Monday, May 1, 2017

first thoughts: Charcoal Garden Bar + Grill - Wynwood


Ken Lyon is something of a grizzled veteran of the Miami dining world, one with a knack for spotting valuable restaurant real estate. He was way ahead of the curve when he opened Lyon Freres, a Franco-philic market and cafe, on Lincoln Road in the early 1990's, well before the tourists thronged and the rents skyrocketed.[1] More than a decade later, he was also one of the early pioneers of the then-sleepy Design District: in 2008, he opened Fratelli Lyon, an Italian restaurant, in the space which is now home to MC Kitchen. His jump into the Design District came not very far behind Michael's Genuine, which just celebrated its tenth anniversary.

Though Lyon's been around for a while, his latest project – Charcoal Garden Bar + Grill – is very much on-trend. It's in Wynwood. It's built entirely out of semi-portable shipping containers. And everything is cooked using a Josper charcoal grill/oven, the new favorite toy of chefs who like to play with live fire.

This time, Lyon may be a bit more of a trend-chaser than trend-setter. Wynwood has already been one of Miami's hottest restaurant neighborhoods of the past few years, elbowing its way in among South Beach and Brickell. The Josper has already made its way like wildfire (sorry) into Miami kitchens, being the theme of Deme Lomas' new Arson and a touted feature of Klima, Coya and Lightkeepers too. And while Charcoal pitches itself as the first full-service restaurant assembled from shipping containers in the U.S., I think there's at least one already in Washington DC plus a whole Container Park in Las Vegas with multiple restaurants; and of course locally, gastroPod was doing the shipping container thing two years ago, though not as a full-service restaurant.

But none of that takes away from something more important: Charcoal's a really nice restaurant. Everything at Charcoal is very simple and straightforward, depending for its success on good ingredients and solid execution. Happily, if our first visit is any indication, Charcoal is getting it right.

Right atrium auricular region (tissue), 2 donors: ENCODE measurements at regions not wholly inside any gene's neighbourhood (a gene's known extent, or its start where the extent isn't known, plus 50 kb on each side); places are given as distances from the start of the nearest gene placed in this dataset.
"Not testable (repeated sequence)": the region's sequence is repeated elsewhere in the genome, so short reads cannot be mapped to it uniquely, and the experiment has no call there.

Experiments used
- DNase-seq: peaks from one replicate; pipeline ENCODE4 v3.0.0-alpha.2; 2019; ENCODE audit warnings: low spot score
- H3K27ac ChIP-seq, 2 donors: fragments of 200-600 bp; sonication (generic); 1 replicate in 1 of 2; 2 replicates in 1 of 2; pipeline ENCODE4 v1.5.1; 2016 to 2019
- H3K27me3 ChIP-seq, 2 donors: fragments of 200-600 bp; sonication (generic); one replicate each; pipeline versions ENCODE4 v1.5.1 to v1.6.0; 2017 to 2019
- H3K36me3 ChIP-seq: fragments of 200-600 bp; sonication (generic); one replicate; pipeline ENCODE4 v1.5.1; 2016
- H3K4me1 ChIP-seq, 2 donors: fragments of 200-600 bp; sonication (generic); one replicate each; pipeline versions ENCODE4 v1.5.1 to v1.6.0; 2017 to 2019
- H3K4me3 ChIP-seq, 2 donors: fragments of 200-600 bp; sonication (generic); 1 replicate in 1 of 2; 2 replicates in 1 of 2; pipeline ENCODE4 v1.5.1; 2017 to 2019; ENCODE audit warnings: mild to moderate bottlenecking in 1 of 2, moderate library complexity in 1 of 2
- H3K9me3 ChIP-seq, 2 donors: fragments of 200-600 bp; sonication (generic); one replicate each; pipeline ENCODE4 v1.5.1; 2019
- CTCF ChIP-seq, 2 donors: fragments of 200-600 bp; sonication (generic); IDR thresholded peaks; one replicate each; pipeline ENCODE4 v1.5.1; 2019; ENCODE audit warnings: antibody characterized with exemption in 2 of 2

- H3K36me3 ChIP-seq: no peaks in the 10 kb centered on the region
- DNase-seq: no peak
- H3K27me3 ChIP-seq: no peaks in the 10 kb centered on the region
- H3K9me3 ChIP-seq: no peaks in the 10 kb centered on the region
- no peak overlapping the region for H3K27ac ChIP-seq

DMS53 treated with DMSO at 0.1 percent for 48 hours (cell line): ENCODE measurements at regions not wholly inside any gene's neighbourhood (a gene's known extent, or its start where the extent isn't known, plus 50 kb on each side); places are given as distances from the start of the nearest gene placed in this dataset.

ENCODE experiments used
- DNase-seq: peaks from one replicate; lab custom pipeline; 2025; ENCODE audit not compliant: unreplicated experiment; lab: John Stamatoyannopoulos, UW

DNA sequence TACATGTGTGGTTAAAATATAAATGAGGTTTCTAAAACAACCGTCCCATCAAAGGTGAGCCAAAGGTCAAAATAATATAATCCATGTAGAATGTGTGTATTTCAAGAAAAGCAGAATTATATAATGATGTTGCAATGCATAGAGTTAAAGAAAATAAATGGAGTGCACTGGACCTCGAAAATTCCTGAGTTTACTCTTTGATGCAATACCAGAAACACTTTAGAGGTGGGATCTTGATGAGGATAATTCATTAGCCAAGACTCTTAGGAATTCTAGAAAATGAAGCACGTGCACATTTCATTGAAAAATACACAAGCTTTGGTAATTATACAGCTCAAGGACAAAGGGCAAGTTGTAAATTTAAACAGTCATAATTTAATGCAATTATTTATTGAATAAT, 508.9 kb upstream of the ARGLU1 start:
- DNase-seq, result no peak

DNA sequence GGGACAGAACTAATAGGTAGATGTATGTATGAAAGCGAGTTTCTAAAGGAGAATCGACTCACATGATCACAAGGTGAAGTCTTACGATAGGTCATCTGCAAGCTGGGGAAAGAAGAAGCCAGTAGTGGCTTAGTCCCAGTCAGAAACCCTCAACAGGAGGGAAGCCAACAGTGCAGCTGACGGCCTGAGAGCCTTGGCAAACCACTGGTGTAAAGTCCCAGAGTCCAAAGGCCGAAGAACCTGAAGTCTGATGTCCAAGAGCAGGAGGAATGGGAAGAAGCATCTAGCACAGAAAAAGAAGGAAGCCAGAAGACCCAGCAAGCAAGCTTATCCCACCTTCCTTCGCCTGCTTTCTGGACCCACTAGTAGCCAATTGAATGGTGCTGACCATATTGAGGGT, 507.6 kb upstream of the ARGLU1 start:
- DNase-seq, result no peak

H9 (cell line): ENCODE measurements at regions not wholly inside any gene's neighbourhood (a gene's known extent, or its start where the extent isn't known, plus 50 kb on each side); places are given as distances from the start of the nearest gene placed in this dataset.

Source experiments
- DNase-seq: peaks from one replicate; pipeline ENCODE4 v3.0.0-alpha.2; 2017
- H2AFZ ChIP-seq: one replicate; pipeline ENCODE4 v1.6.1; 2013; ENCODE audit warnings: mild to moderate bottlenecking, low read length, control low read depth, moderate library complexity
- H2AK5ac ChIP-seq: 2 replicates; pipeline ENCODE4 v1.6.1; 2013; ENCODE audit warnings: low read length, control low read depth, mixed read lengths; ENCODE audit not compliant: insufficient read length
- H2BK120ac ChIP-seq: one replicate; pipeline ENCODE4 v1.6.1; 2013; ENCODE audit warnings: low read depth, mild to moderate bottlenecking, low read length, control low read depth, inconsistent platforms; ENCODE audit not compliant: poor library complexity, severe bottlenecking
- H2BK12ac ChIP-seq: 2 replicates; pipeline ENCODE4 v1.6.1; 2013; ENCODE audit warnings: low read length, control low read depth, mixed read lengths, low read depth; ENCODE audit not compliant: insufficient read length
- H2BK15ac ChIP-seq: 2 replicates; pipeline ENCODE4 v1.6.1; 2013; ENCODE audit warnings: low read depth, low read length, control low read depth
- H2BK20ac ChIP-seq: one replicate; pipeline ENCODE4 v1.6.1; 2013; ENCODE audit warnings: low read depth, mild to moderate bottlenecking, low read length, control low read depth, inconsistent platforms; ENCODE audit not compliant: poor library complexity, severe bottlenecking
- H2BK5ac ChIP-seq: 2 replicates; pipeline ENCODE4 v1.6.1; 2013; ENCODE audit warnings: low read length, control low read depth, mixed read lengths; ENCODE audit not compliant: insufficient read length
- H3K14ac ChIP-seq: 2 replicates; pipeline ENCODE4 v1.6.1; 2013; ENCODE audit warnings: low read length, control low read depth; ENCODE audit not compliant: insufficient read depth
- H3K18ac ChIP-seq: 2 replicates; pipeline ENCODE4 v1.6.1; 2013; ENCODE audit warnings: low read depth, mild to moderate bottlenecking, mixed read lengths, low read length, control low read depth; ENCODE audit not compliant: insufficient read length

(You can see all my pictures in this Charcoal Garden Bar + Grill flickr set).

As you enter Charcoal, which occupies a corner of the Wynwood Yard multi-purpose space,[2] a cluster of containers forms a courtyard around an open patio which provides most of the seating. A cut-out container on one side offers some cover when the sun's out, while a double-wide along the back is also air-conditioned. There's a full bar to one side, behind which lies the kitchen.

The limited space and equipment of the kitchen gives the menu its focus. Starters are mostly things which require no cooking: cheeses, charcuterie, smoked fish, raw oysters. For the rest of the meal, an assortment of animals and vegetables are simply grilled or roasted using the Josper. Many of the fish and meats come from Florida waters and farms, including cuts from a whole lamb or pig brought in each week and butchered at their nearby commissary. Some of the vegetables come from an on-site garden, installed by my CSA farmer, Little River Cooperative (though probably not much these days, as the growing season is starting to peter out). You can then combine these with a choice from more than a dozen condiments, listed on a punch card. Ask nicely and you can sample more than one.


We started with some of that charcuterie. Most of it is bought-in, but one item – a pork and duck liver terrine – is made in-house. And it was very good, richly flavored but not overly heavy, and generously studded with pistachios and prunes. We coupled it with some 'nduja Americana from La Quercia, which makes a great version of the soft, spicy, smoky pork spread. There's also a really nice selection of cheeses, including some personal favorites – Point Reyes Blue, Cypress Grove Humboldt Fog, Vella Jack, Jasper Hill Harbison – which you can either order on their own or, for a small upcharge, add to the house salad which accompanies each main.

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